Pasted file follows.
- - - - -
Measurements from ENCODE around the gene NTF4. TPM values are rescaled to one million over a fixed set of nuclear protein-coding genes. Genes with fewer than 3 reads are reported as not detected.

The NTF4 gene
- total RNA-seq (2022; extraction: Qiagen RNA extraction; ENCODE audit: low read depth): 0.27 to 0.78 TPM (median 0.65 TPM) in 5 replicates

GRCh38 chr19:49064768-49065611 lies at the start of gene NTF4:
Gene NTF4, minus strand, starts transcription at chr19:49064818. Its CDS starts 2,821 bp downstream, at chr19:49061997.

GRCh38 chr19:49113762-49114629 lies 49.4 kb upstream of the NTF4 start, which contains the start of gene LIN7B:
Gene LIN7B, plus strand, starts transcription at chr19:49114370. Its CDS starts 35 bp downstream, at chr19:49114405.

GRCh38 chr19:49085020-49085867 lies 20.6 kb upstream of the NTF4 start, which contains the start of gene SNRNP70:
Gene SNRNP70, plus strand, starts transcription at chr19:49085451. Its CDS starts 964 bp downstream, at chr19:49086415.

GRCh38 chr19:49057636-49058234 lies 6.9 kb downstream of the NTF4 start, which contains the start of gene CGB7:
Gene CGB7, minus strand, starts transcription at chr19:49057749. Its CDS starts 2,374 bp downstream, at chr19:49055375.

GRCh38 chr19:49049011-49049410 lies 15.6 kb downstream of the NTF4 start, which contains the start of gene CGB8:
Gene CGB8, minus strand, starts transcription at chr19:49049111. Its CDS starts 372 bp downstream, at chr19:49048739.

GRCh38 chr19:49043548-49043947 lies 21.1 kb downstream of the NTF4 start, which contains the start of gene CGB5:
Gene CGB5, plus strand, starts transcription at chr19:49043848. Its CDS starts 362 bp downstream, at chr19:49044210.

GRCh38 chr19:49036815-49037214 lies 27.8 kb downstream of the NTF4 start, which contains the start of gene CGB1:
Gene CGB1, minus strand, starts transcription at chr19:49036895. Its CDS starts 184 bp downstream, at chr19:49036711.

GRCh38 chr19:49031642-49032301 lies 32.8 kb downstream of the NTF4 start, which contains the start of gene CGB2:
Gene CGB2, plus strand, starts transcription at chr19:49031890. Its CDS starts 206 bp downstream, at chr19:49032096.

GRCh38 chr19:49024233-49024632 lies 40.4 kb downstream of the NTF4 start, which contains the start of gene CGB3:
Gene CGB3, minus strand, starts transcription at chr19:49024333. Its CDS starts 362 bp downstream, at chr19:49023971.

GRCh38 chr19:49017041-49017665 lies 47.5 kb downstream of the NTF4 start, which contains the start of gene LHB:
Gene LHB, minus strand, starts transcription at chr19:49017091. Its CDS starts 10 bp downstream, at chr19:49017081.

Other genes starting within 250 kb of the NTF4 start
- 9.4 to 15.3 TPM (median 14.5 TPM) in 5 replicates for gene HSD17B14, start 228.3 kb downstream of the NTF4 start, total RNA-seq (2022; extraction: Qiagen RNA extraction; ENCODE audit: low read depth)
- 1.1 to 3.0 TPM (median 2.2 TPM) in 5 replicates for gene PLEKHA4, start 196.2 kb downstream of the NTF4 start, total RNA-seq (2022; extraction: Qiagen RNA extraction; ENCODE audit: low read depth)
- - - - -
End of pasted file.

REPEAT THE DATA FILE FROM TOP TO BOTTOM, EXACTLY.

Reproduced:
Measurements from ENCODE around the gene NTF4. TPM values are rescaled to one million over a fixed set of nuclear protein-coding genes. Genes with fewer than 3 reads are reported as not detected.

The NTF4 gene
- total RNA-seq (2022; extraction: Qiagen RNA extraction; ENCODE audit: low read depth): 0.27 to 0.78 TPM (median 0.65 TPM) in 5 replicates

GRCh38 chr19:49064768-49065611 lies at the start of gene NTF4:
Gene NTF4, minus strand, starts transcription at chr19:49064818. Its CDS starts 2,821 bp downstream, at chr19:49061997.

GRCh38 chr19:49113762-49114629 lies 49.4 kb upstream of the NTF4 start, which contains the start of gene LIN7B:
Gene LIN7B, plus strand, starts transcription at chr19:49114370. Its CDS starts 35 bp downstream, at chr19:49114405.

GRCh38 chr19:49085020-49085867 lies 20.6 kb upstream of the NTF4 start, which contains the start of gene SNRNP70:
Gene SNRNP70, plus strand, starts transcription at chr19:49085451. Its CDS starts 964 bp downstream, at chr19:49086415.

GRCh38 chr19:49057636-49058234 lies 6.9 kb downstream of the NTF4 start, which contains the start of gene CGB7:
Gene CGB7, minus strand, starts transcription at chr19:49057749. Its CDS starts 2,374 bp downstream, at chr19:49055375.

GRCh38 chr19:49049011-49049410 lies 15.6 kb downstream of the NTF4 start, which contains the start of gene CGB8:
Gene CGB8, minus strand, starts transcription at chr19:49049111. Its CDS starts 372 bp downstream, at chr19:49048739.

GRCh38 chr19:49043548-49043947 lies 21.1 kb downstream of the NTF4 start, which contains the start of gene CGB5:
Gene CGB5, plus strand, starts transcription at chr19:49043848. Its CDS starts 362 bp downstream, at chr19:49044210.

GRCh38 chr19:49036815-49037214 lies 27.8 kb downstream of the NTF4 start, which contains the start of gene CGB1:
Gene CGB1, minus strand, starts transcription at chr19:49036895. Its CDS starts 184 bp downstream, at chr19:49036711.

GRCh38 chr19:49031642-49032301 lies 32.8 kb downstream of the NTF4 start, which contains the start of gene CGB2:
Gene CGB2, plus strand, starts transcription at chr19:49031890. Its CDS starts 206 bp downstream, at chr19:49032096.

GRCh38 chr19:49024233-49024632 lies 40.4 kb downstream of the NTF4 start, which contains the start of gene CGB3:
Gene CGB3, minus strand, starts transcription at chr19:49024333. Its CDS starts 362 bp downstream, at chr19:49023971.

GRCh38 chr19:49017041-49017665 lies 47.5 kb downstream of the NTF4 start, which contains the start of gene LHB:
Gene LHB, minus strand, starts transcription at chr19:49017091. Its CDS starts 10 bp downstream, at chr19:49017081.

Other genes starting within 250 kb of the NTF4 start
- 9.4 to 15.3 TPM (median 14.5 TPM) in 5 replicates for gene HSD17B14, start 228.3 kb downstream of the NTF4 start, total RNA-seq (2022; extraction: Qiagen RNA extraction; ENCODE audit: low read depth)
- 1.1 to 3.0 TPM (median 2.2 TPM) in 5 replicates for gene PLEKHA4, start 196.2 kb downstream of the NTF4 start, total RNA-seq (2022; extraction: Qiagen RNA extraction; ENCODE audit: low read depth)